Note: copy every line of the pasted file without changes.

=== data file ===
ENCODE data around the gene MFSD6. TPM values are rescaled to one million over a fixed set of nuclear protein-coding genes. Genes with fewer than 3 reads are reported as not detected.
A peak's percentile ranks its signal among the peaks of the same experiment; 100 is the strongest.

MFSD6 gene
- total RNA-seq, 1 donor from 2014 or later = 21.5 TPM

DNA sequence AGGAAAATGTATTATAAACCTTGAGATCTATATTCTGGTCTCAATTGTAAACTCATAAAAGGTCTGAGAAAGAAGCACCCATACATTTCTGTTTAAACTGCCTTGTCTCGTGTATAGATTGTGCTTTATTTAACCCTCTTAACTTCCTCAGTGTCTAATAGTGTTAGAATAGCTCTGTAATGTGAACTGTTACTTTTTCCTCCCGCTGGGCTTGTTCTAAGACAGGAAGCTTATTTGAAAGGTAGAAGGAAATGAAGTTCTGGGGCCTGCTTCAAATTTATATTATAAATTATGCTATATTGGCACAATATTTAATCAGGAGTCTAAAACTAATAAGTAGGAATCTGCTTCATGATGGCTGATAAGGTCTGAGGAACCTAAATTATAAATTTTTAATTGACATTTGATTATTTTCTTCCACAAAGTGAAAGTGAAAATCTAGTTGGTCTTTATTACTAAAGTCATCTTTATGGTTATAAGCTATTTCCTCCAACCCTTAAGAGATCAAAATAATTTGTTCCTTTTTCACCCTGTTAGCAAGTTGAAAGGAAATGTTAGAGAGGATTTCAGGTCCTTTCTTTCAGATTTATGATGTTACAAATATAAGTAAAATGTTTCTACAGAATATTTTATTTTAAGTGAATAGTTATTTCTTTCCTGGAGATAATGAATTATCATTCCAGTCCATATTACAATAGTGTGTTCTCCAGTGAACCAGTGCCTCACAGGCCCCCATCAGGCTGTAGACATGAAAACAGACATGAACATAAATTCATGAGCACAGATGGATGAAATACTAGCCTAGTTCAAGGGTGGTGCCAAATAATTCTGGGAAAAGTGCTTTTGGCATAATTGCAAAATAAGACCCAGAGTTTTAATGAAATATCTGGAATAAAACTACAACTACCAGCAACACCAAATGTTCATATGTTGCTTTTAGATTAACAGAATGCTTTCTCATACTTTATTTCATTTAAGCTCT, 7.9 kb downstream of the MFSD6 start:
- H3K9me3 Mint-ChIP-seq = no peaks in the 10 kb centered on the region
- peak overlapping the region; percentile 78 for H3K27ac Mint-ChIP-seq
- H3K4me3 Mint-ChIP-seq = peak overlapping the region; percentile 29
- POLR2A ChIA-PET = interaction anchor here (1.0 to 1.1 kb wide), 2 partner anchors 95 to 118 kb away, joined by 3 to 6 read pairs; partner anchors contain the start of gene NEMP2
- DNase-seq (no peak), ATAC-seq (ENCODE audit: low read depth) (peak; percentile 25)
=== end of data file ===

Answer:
ENCODE data around the gene MFSD6. TPM values are rescaled to one million over a fixed set of nuclear protein-coding genes. Genes with fewer than 3 reads are reported as not detected.
A peak's percentile ranks its signal among the peaks of the same experiment; 100 is the strongest.

MFSD6 gene
- total RNA-seq, 1 donor from 2014 or later = 21.5 TPM

DNA sequence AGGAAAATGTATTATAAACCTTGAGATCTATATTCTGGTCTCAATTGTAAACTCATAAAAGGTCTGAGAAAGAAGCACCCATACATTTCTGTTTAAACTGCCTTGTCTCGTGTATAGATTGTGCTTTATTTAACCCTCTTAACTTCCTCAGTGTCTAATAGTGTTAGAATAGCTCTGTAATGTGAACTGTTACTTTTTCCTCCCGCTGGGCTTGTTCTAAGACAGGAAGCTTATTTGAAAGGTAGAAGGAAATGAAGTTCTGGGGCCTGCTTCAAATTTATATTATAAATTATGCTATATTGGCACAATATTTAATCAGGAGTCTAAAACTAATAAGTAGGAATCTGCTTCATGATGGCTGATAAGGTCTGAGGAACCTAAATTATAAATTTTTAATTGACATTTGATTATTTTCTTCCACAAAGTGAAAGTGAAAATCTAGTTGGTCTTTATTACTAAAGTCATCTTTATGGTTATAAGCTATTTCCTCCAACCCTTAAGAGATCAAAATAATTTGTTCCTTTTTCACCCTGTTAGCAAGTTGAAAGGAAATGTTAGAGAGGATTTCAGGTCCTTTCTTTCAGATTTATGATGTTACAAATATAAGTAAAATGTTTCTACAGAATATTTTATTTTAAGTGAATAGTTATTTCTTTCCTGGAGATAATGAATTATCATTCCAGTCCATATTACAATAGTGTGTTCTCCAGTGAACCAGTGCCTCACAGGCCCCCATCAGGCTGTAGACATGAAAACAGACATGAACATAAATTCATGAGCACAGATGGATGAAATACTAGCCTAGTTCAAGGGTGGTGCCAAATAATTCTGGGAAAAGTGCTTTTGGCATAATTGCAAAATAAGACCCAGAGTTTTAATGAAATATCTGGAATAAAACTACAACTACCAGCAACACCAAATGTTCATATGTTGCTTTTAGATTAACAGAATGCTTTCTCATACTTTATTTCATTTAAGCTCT, 7.9 kb downstream of the MFSD6 start:
- H3K9me3 Mint-ChIP-seq = no peaks in the 10 kb centered on the region
- peak overlapping the region; percentile 78 for H3K27ac Mint-ChIP-seq
- H3K4me3 Mint-ChIP-seq = peak overlapping the region; percentile 29
- POLR2A ChIA-PET = interaction anchor here (1.0 to 1.1 kb wide), 2 partner anchors 95 to 118 kb away, joined by 3 to 6 read pairs; partner anchors contain the start of gene NEMP2
- DNase-seq (no peak), ATAC-seq (ENCODE audit: low read depth) (peak; percentile 25)